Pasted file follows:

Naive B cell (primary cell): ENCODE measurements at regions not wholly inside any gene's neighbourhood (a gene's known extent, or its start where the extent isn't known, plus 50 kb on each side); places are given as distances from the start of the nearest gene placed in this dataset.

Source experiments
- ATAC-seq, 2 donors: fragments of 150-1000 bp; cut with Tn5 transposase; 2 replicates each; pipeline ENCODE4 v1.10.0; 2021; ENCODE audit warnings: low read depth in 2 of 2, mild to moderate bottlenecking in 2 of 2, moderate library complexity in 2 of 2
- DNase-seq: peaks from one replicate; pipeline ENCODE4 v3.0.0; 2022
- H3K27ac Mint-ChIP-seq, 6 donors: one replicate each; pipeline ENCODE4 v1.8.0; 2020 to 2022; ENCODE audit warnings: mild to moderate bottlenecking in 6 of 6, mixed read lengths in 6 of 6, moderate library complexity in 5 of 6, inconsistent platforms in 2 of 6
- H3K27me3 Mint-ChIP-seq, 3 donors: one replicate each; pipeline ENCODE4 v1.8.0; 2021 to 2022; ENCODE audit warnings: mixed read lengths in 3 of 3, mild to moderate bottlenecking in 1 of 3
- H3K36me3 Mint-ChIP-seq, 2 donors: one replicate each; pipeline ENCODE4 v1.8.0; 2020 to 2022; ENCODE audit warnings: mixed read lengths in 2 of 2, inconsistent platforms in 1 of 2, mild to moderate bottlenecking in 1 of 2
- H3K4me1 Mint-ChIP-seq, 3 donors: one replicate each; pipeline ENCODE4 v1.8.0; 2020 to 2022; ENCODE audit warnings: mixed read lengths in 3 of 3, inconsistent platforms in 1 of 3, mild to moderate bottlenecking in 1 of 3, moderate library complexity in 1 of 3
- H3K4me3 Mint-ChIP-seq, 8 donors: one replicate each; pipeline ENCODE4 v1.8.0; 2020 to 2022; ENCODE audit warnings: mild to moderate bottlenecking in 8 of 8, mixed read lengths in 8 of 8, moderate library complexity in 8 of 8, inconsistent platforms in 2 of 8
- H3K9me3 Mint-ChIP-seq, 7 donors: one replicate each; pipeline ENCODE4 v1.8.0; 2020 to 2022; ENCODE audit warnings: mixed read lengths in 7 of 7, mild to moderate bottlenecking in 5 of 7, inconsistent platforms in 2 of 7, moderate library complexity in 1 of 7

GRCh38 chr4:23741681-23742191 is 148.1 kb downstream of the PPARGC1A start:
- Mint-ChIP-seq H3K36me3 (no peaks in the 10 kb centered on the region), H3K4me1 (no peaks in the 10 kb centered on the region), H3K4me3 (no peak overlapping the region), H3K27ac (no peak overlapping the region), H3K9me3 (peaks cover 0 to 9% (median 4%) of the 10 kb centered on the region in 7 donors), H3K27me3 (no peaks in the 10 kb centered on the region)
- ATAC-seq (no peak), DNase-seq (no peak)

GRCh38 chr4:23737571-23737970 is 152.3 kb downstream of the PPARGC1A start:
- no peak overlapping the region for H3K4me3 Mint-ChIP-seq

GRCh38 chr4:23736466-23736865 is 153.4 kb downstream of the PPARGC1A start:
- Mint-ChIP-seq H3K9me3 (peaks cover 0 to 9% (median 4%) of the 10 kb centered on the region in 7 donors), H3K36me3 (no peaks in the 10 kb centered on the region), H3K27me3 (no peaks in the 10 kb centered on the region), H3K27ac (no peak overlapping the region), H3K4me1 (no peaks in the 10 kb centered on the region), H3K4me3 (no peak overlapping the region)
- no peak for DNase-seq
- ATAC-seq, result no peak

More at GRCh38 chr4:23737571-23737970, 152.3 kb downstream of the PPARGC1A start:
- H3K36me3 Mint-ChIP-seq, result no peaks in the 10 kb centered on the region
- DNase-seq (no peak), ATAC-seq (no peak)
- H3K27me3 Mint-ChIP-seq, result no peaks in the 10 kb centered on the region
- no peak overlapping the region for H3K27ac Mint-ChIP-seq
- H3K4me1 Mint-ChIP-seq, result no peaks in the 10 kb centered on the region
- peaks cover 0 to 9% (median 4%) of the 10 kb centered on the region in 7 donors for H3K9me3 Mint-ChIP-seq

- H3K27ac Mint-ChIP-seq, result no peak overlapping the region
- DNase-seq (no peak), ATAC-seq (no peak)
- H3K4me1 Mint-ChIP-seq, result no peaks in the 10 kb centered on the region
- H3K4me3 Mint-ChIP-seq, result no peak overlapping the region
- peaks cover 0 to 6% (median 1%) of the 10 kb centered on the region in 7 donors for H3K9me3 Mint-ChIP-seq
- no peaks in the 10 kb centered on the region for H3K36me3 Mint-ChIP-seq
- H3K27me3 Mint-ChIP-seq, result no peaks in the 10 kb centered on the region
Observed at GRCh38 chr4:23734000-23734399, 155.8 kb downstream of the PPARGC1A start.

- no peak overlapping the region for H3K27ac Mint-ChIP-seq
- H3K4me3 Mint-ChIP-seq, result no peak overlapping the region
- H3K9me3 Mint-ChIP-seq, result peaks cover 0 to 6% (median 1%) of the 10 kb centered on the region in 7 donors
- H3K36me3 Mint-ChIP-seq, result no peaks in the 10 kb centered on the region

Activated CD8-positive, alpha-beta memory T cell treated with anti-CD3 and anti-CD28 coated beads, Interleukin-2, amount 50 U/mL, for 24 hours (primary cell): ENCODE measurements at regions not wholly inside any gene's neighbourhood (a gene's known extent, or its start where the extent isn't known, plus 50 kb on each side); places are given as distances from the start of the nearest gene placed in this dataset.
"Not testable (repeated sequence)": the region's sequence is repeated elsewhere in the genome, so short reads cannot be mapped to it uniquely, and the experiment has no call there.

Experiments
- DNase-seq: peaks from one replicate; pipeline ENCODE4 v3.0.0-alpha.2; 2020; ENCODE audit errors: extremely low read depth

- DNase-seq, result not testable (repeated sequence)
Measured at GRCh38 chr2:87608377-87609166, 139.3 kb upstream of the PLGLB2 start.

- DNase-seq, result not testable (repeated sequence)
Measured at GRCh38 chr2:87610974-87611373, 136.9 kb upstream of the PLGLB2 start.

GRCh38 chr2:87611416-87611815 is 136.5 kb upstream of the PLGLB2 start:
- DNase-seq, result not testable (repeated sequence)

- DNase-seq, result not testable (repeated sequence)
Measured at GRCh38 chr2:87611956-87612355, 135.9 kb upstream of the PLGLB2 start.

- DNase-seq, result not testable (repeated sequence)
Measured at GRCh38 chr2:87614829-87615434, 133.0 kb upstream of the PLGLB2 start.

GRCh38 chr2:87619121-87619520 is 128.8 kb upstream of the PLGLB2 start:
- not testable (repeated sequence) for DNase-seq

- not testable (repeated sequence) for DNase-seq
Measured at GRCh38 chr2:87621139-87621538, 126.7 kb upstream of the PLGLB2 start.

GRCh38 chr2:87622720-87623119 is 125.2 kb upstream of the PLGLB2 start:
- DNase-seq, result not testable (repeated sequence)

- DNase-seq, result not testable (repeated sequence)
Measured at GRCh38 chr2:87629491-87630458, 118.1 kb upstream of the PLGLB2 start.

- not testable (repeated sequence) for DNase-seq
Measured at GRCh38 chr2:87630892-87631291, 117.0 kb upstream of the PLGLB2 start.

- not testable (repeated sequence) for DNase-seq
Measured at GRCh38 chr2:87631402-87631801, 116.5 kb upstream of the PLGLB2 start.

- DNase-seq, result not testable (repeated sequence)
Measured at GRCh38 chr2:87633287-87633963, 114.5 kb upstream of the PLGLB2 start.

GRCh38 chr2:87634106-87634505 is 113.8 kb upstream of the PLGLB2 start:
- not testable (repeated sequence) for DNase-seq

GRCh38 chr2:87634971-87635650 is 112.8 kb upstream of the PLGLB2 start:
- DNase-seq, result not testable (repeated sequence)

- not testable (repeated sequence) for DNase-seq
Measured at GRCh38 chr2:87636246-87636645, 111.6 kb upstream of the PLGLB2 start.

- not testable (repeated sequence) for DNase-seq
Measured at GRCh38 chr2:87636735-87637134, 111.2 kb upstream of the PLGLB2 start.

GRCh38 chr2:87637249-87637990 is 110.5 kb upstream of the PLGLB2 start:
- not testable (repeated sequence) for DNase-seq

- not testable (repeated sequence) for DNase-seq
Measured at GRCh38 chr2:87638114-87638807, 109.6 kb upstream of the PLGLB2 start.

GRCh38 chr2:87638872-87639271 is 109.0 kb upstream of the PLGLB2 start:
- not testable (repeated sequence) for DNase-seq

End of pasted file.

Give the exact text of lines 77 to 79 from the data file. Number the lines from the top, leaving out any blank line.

- not testable (repeated sequence) for DNase-seq
Measured at GRCh38 chr2:87638114-87638807, 109.6 kb upstream of the PLGLB2 start.

GRCh38 chr2:87638872-87639271 is 109.0 kb upstream of the PLGLB2 start: